Proportional value indirectly compares female and male job classes by looking at the relationship between the value of the work performed and the compensation received by male job classes and applying the same principles and practices to compensating female job classes. The Act specifies that pay equity is achieved by proportional value when the relationship between the value of the work performed and the compensation received is the same for both female and male job classes [21.3 (1)].
The proportional value method is applied in establishments where male job classes are not available in large enough numbers, or else their job values are such that they cannot be used for direct comparisons. For example, in two-tiered pay systems, the male management job classes may be valued much higher than the female job classes, and thus, they may not be appropriate comparators.
To achieve pay equity using proportional value comparisons, employers must:
- select a representative group of male job classes;
- establish the relationship between job values and job rates;
- calculate pay equity adjustments; and,
- increase wages for underpaid female job classes
How are representative male job classes selected?
Female job classes must be compared with a representative male job class or representative group of male job classes [21.3 (1) (a)] for proportional value. Regarding proportional value comparisons and what is “representative”, the Tribunal stated in Hudson v. Hamilton Police Association, 2010 CanLII 61163 (ON PEHT):
“The Act is clear that the value/compensation ratio of male job classes is to be determined having regard to one or more “representative male job classes”. The term “representative” is not defined in the Act, however its plain English meaning suggests a part standing in for a whole: clearly “representative” implies that it is not necessary to include “every” male job class in the Proportional Value analysis.”
“Representative male job classes are those that will best reflect the value/compensation ratio at which male job classes in the “group” are compensated. They should therefore be job classes within the same employee “group” where that is possible, and should not include a job class that is paid an anomalous rate (like the inflated rate of the male job class with skills that are in short supply).”
This case suggests that male job classes are not “representative” if their rate of compensation is either much higher or much lower for their job value relative to other jobs in the organization, or their compensation is set in an anomalous way and not reflective of the overall compensation pattern or practices. These ‘outlier’ jobs should be excluded or they will distort the value/compensation ratio that is the basis for pay equity comparisons.
i. Which comparisons are required?
For unionized female job classes, comparisons are made to representative male job classes in the bargaining unit. For non-unionized female job classes, comparisons are made to non-union male job classes [21.3 (2)].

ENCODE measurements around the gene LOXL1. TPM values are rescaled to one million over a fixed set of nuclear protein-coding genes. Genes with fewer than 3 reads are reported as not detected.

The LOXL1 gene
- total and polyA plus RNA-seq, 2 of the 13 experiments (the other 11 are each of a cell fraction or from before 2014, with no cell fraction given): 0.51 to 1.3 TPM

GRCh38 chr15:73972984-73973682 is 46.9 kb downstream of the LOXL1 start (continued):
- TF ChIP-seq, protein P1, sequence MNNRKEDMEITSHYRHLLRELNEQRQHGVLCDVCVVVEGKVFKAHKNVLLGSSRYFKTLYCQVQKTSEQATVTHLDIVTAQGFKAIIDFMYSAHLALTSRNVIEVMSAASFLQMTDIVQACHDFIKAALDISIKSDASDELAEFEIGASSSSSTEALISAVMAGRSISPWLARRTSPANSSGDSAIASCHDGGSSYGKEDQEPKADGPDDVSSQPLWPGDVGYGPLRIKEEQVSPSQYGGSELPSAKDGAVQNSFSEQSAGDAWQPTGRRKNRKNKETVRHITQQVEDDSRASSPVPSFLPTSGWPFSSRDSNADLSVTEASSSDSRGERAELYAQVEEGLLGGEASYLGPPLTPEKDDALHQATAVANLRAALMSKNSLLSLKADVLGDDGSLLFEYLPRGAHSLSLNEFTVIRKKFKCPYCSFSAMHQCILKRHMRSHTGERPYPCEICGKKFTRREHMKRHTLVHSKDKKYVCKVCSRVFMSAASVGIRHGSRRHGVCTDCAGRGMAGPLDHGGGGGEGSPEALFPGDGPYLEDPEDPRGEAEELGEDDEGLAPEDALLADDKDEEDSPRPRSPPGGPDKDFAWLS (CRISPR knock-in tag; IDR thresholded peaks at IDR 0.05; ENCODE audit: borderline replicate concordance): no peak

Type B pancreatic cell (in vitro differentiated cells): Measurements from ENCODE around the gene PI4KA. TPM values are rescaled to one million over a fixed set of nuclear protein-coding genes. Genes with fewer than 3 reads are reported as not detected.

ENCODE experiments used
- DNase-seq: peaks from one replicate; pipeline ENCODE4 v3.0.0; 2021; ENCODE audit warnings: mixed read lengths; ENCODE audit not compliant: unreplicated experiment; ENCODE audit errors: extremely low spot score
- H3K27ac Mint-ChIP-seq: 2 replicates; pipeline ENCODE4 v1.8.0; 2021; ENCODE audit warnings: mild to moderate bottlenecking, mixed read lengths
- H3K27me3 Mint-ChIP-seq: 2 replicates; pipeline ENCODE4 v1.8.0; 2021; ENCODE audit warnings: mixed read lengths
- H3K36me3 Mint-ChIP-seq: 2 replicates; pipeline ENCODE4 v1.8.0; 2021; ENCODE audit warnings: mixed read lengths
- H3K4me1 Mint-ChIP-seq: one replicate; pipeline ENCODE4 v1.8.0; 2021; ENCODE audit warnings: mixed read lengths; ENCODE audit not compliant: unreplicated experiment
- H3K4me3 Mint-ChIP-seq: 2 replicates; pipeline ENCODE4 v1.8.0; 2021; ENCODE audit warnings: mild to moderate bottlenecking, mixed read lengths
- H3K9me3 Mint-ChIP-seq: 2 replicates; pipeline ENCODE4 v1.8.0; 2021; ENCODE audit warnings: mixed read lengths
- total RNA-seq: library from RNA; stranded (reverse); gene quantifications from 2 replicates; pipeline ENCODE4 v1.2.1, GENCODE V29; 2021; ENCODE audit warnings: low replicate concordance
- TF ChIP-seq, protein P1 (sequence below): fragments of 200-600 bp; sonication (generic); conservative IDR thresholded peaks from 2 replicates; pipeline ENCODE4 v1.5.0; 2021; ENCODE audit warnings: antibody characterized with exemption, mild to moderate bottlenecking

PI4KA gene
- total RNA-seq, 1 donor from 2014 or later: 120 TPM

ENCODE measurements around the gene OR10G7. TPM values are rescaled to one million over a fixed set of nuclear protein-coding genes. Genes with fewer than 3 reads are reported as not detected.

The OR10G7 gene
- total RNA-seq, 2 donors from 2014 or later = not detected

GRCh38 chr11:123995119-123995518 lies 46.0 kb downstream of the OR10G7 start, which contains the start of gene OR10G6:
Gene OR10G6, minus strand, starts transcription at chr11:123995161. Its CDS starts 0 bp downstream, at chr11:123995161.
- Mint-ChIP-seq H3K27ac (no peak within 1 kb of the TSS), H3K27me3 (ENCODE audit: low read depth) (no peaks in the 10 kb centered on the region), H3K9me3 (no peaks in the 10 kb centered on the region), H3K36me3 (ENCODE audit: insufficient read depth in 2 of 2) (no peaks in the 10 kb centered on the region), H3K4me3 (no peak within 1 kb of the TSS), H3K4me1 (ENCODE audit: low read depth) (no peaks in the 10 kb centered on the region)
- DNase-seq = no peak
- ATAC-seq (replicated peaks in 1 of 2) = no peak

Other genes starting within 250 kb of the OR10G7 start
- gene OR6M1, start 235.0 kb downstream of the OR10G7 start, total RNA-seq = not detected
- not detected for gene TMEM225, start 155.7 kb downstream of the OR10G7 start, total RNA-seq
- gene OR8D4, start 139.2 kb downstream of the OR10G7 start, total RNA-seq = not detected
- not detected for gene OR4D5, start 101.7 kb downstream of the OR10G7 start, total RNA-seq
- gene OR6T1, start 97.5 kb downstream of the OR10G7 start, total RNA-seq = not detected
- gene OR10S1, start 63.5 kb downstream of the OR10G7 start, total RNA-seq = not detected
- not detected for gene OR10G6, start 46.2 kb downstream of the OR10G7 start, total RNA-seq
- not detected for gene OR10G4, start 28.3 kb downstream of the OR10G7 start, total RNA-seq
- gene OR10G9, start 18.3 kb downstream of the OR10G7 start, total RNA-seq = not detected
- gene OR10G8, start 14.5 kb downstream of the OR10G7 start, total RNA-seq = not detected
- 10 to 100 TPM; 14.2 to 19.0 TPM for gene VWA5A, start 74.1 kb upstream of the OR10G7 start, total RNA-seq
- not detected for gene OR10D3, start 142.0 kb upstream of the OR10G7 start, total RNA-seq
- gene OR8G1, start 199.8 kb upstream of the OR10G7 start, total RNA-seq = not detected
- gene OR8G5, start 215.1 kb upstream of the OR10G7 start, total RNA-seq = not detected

If no representative male job classes can be found, the female job classes must be compared to representative male job class throughout the establishment [21.3 (3)].
ii. Establishing the relationship between job values and job rates
There are different ways to establish the relationship between job value and job rate for pay equity by using proportional value.
The wage line approach to proportional value is widely used. While wage lines are not specifically required by the Act, this approach is considered the most effective way to summarize the overall relationship between the job rate and job value where there is more than one representative male job class.
For the wage line approach, the employer develops a job rate line by plotting the representative male job classes on a graph with the job rate along the y-axis and the job value along the x-axis. Then a line is drawn and projected over the range of job values that cover the female job classes. The employer can also use a computer program to draw a “best-fit” job rate line using a statistical technique called regression analysis. The female job classes are plotted. Employers are required to increase the wages of all female job classes that fall below the job rate line. The amount of the pay equity adjustment is the difference between the female job rate and the rate predicted by the job rate line for the job value of that female job class.
Using a “proportional to female job classes” approach, pay equity adjustments are given to unmatched female job classes in proportion to adjustments of female job classes that had comparators under job-to-job (modified group of jobs approach).
The formula or pay-per-points approach requires the job value to pay relationship for male job classes to be expressed as a ratio that is applied to the female job classes. However, where there is more than one male job class, the formula or pay-per-points method is less effective than the wage line method at describing the job value to pay relationship in cases.
The Act requires employers to undertake job comparisons with representative male job classes for proportional value; however, it does not prescribe exactly how to do the comparisons. Employers, or employers and unions in unionized settings, may select the method that best suits their circumstances but in the case of a dispute their choices will be acceptable if they are considered reasonable and if they demonstrate the relationship between value and job rate.